Economically, the IPO of oil behemoth Aramco initially grabbed investor attention, but the Crown Prince’s tackling of his country's widespread corruption culture — although carried out unconventionally by western standards — his reduction of the generous subsidy system and his implementation of a formal tax structure, beginning with VAT in January 2018, are the more telling, and crucial, first steps in Saudi Arabia’s intended transition towards a sustainable economic model. These changes have won cautious support from the likes of the IMF and the World Bank, representing progress beyond the wildest dreams of anyone observing the country’s prospects when the previous King died in 2015.

Saudi Arabia is also now following the lead of its ally, the United Arab Emirates, in making big investments to build industry clusters — the UAE has, for example, been working with the likes of Boeing and Airbus for years to become an aerospace leader. No longer is Saudi development all about construction and military deals. The Saudi Public Investment Fund has billions to hand and it’s not shy about spending them — $45bn to Japan’s SoftBank Vision Fund for hi-tec investments, $20bn to Blackstone for an infrastructure assets fund, $3.5bn to Uber, the list goes on. A recent visit to the US by the Crown Prince unearthed another slew of deals, most notably an Aramco-Google partnership focused on cloud services. Lest I forget the $500bn smart city being built in the north-east of the country, and the ongoing talks with Amazon to open a large facility elsewhere in the Kingdom. I do wonder where UK companies feature in all of this and whether or not we are missing a trick, but that is a separate issue.  

Elsewhere, we have Abu Dhabi, Dubai and Bahrain competing to bring the best fintech talent to the region and become leading hubs in the field. The UAE is gearing up for its first mission to Mars by 2021 and work has begun on the Dubai-Abu Dhabi Hyperloop, backed by Elon Musk and Virgin, which aims to cut the journey between these two cities from 90 minutes to 12. Yes, much of this remains mere ambition, and there is scepticism over whether it will all be delivered, but the fact remains that this drive to the future is dependent on increasing global cooperation and the existence of modern, dynamic economies, which can only be a good thing.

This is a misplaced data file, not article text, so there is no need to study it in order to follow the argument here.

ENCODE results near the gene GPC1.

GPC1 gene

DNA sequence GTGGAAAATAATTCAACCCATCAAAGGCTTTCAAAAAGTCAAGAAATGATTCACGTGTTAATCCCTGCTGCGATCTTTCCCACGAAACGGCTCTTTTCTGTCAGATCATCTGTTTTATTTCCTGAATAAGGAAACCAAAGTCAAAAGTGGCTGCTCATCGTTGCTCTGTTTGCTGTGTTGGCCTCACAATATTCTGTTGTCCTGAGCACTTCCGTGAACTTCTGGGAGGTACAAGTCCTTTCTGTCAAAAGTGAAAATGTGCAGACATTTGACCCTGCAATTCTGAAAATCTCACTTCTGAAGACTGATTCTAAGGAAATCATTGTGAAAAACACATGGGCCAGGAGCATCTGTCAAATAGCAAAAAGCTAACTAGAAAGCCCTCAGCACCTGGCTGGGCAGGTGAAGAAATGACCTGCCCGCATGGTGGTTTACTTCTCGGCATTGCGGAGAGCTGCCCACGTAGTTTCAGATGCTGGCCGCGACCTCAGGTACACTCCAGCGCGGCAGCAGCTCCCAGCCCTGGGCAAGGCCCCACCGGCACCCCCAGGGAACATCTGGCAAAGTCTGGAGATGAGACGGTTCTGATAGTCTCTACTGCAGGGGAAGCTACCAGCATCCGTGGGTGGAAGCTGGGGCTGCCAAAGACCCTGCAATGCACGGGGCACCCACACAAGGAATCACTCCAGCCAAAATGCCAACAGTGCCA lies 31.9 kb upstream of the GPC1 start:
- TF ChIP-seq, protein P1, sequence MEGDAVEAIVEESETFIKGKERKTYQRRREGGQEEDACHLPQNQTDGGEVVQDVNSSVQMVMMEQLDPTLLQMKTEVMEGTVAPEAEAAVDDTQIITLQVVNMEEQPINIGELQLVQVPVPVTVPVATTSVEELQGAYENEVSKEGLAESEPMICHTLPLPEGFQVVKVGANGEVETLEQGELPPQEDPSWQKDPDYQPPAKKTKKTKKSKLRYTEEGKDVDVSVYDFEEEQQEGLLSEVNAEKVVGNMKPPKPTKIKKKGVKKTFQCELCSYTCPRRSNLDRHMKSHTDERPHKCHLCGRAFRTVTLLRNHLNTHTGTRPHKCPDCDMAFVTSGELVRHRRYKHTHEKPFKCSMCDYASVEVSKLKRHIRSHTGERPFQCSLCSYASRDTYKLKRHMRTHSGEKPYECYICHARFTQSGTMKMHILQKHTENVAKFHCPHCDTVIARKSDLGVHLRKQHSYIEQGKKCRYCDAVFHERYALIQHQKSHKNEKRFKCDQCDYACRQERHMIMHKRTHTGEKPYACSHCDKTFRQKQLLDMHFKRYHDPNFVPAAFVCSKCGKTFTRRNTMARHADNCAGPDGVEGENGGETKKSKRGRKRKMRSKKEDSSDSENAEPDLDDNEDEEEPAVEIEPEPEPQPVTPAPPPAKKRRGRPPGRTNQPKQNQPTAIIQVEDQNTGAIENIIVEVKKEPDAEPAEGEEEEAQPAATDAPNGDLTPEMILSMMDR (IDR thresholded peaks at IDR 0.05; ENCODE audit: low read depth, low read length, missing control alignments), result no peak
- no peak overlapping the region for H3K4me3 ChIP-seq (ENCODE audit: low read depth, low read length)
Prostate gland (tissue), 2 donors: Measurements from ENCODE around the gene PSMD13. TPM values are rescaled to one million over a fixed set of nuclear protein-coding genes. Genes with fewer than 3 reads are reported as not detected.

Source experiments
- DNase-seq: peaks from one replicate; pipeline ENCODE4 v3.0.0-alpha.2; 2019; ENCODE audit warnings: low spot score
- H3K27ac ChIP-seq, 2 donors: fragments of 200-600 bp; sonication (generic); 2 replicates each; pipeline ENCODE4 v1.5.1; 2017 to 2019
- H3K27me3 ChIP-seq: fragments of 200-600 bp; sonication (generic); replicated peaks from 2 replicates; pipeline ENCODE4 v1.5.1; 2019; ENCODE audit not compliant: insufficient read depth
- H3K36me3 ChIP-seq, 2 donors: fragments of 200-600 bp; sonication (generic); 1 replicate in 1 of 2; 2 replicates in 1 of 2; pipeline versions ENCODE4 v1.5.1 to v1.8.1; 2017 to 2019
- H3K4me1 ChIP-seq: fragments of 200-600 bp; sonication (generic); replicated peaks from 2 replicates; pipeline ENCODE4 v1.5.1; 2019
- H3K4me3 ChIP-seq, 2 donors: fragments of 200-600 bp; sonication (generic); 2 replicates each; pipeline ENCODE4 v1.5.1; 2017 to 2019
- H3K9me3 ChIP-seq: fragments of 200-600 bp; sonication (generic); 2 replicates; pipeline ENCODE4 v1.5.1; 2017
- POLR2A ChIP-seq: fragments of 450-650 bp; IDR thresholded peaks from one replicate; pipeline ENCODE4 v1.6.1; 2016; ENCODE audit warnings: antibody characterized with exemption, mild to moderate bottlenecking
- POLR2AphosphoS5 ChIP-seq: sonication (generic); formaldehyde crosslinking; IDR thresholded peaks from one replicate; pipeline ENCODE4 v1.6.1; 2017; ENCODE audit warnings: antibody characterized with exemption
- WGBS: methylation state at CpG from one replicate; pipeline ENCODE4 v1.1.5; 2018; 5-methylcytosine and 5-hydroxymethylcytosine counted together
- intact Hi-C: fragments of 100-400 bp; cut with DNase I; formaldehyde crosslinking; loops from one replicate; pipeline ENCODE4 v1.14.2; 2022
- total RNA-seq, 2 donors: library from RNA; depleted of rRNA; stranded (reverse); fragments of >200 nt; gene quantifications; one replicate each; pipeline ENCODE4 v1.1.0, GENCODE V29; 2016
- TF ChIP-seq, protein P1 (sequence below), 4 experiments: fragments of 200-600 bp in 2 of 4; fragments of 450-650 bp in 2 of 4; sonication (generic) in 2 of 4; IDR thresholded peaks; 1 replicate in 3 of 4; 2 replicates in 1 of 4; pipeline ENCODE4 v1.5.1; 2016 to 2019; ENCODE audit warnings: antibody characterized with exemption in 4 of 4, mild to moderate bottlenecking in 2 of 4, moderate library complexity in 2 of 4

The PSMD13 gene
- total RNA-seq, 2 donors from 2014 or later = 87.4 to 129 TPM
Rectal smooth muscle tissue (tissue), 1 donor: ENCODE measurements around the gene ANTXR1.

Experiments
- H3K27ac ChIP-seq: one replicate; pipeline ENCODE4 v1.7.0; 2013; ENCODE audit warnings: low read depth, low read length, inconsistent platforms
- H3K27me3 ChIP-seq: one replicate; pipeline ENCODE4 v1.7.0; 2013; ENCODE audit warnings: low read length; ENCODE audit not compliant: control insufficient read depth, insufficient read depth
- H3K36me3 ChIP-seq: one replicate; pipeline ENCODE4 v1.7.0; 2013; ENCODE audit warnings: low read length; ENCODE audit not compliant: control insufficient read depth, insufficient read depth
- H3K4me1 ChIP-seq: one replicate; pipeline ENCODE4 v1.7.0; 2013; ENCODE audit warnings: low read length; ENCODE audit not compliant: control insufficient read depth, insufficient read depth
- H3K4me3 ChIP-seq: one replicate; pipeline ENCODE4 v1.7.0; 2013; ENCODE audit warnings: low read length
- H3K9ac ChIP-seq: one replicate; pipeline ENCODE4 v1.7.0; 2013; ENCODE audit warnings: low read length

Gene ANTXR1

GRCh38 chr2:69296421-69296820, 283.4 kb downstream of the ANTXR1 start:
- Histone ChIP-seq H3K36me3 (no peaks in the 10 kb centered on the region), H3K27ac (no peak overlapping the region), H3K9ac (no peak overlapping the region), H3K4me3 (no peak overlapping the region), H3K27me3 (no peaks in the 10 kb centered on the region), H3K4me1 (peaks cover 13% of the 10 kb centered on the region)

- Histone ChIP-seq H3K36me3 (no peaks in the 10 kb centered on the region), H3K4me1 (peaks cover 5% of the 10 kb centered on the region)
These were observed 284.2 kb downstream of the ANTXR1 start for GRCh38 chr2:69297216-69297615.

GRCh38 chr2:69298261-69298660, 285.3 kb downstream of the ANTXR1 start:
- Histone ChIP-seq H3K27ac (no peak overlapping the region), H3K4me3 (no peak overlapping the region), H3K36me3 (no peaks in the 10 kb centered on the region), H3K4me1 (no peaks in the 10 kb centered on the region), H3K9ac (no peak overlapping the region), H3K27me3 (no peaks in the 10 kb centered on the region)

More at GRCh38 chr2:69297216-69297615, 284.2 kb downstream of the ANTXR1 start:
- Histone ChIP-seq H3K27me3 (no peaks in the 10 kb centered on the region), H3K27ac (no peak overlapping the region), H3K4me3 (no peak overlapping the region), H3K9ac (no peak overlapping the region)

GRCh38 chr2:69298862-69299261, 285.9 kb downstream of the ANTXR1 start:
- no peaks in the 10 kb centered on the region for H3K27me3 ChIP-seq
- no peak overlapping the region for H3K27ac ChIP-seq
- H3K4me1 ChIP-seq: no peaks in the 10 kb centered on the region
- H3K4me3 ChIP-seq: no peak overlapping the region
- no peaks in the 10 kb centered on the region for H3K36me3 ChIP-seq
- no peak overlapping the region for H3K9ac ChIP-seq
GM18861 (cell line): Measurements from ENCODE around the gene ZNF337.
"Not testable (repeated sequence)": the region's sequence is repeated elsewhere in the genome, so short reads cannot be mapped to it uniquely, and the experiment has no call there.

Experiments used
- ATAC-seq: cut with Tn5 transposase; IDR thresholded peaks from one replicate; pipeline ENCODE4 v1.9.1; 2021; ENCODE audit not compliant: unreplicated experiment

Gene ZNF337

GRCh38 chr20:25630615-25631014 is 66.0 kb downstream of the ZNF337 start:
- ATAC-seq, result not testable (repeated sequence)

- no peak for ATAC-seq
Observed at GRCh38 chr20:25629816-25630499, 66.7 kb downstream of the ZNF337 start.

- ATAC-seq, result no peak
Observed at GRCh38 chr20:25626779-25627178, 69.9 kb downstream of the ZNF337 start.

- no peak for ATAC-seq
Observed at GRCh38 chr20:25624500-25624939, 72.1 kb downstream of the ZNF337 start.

My final argument for being a bit more optimistic about the Middle East is its people. They are younger than most other parts of the world —a staggering 70per cent of Saudi’s more than 20m citizens are under 30 and nearly three quarters of Egypt’s 80m population are under 25. Many more younger people in the Middle East have now lived and studied abroad than was the case even a few years ago. If they haven’t, they are certainly more aware of the world beyond their borders than their forebears, thanks to the technology at their fingertips. Most want to live modern lives, unencumbered by the myriad of complex, bloody political disputes that have dominated their existence thus far.

None of the above mitigates the serious issues that permeate the Middle East. Conflicts rage on. Iraq and Lebanon, two of the most culturally diverse countries in the region, struggle to form stable governments for exactly that reason. The relationship between Saudi Arabia and Qatar has deteriorated significantly in the past year. Human rights remain an extremely serious concern and much more change is required. Frankly, the reforms we are now seeing may be too late and not enough to ensure a happy ending. But they should certainly give us more reason to hope.